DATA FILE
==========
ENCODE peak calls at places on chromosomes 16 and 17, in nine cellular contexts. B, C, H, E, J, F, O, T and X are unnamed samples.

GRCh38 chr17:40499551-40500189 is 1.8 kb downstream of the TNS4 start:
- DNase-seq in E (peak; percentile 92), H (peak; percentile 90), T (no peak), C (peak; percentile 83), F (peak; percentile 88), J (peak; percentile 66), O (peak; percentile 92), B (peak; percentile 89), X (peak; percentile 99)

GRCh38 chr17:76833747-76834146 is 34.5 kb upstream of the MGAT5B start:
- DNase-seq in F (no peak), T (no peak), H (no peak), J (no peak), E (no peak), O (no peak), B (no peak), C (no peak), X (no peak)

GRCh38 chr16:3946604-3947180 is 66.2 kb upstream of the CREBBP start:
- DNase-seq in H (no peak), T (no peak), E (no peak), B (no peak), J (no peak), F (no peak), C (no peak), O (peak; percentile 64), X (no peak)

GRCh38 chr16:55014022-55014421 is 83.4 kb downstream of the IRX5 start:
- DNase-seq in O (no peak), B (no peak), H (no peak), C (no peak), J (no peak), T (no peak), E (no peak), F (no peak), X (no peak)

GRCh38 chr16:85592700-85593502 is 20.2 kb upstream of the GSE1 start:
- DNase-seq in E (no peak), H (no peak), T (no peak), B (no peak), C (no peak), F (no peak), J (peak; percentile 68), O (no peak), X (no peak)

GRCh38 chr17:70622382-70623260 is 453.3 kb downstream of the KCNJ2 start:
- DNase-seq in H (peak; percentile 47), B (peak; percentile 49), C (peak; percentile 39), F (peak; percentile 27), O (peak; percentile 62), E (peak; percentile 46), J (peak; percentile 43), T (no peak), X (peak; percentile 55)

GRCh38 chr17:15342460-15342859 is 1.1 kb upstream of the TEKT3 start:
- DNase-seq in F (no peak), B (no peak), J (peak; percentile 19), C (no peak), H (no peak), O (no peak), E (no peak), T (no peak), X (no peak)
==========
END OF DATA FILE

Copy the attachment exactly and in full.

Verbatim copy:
ENCODE peak calls at places on chromosomes 16 and 17, in nine cellular contexts. B, C, H, E, J, F, O, T and X are unnamed samples.

GRCh38 chr17:40499551-40500189 is 1.8 kb downstream of the TNS4 start:
- DNase-seq in E (peak; percentile 92), H (peak; percentile 90), T (no peak), C (peak; percentile 83), F (peak; percentile 88), J (peak; percentile 66), O (peak; percentile 92), B (peak; percentile 89), X (peak; percentile 99)

GRCh38 chr17:76833747-76834146 is 34.5 kb upstream of the MGAT5B start:
- DNase-seq in F (no peak), T (no peak), H (no peak), J (no peak), E (no peak), O (no peak), B (no peak), C (no peak), X (no peak)

GRCh38 chr16:3946604-3947180 is 66.2 kb upstream of the CREBBP start:
- DNase-seq in H (no peak), T (no peak), E (no peak), B (no peak), J (no peak), F (no peak), C (no peak), O (peak; percentile 64), X (no peak)

GRCh38 chr16:55014022-55014421 is 83.4 kb downstream of the IRX5 start:
- DNase-seq in O (no peak), B (no peak), H (no peak), C (no peak), J (no peak), T (no peak), E (no peak), F (no peak), X (no peak)

GRCh38 chr16:85592700-85593502 is 20.2 kb upstream of the GSE1 start:
- DNase-seq in E (no peak), H (no peak), T (no peak), B (no peak), C (no peak), F (no peak), J (peak; percentile 68), O (no peak), X (no peak)

GRCh38 chr17:70622382-70623260 is 453.3 kb downstream of the KCNJ2 start:
- DNase-seq in H (peak; percentile 47), B (peak; percentile 49), C (peak; percentile 39), F (peak; percentile 27), O (peak; percentile 62), E (peak; percentile 46), J (peak; percentile 43), T (no peak), X (peak; percentile 55)

GRCh38 chr17:15342460-15342859 is 1.1 kb upstream of the TEKT3 start:
- DNase-seq in F (no peak), B (no peak), J (peak; percentile 19), C (no peak), H (no peak), O (no peak), E (no peak), T (no peak), X (no peak)